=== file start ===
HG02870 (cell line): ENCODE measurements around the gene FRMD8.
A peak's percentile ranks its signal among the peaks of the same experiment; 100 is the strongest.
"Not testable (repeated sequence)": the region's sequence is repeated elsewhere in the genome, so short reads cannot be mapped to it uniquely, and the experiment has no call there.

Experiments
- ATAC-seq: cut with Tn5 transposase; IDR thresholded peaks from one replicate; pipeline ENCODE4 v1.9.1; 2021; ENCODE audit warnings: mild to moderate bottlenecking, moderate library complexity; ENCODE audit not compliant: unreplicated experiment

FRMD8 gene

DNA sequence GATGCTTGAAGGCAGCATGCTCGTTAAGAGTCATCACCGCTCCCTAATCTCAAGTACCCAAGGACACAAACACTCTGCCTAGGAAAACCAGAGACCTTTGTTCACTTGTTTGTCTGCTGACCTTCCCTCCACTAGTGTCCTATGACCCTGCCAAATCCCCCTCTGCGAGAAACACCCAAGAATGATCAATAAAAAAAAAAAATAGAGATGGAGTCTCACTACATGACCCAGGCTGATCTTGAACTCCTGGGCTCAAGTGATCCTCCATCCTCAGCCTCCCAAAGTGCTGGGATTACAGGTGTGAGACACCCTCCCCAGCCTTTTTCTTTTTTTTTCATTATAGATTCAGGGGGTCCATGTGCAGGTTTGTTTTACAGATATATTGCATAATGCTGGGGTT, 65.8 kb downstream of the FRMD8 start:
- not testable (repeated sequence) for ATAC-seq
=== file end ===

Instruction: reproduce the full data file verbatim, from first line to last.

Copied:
HG02870 (cell line): ENCODE measurements around the gene FRMD8.
A peak's percentile ranks its signal among the peaks of the same experiment; 100 is the strongest.
"Not testable (repeated sequence)": the region's sequence is repeated elsewhere in the genome, so short reads cannot be mapped to it uniquely, and the experiment has no call there.

Experiments
- ATAC-seq: cut with Tn5 transposase; IDR thresholded peaks from one replicate; pipeline ENCODE4 v1.9.1; 2021; ENCODE audit warnings: mild to moderate bottlenecking, moderate library complexity; ENCODE audit not compliant: unreplicated experiment

FRMD8 gene

DNA sequence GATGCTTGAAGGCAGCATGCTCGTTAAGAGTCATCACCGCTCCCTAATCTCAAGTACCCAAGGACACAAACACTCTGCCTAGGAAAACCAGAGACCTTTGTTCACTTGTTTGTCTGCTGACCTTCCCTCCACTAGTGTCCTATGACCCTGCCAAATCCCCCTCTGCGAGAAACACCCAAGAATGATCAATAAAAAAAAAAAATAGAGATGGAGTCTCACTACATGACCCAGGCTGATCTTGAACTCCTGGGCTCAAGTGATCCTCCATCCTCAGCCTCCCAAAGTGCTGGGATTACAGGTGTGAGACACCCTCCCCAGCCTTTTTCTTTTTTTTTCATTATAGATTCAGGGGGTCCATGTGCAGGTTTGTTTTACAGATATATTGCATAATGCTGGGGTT, 65.8 kb downstream of the FRMD8 start:
- not testable (repeated sequence) for ATAC-seq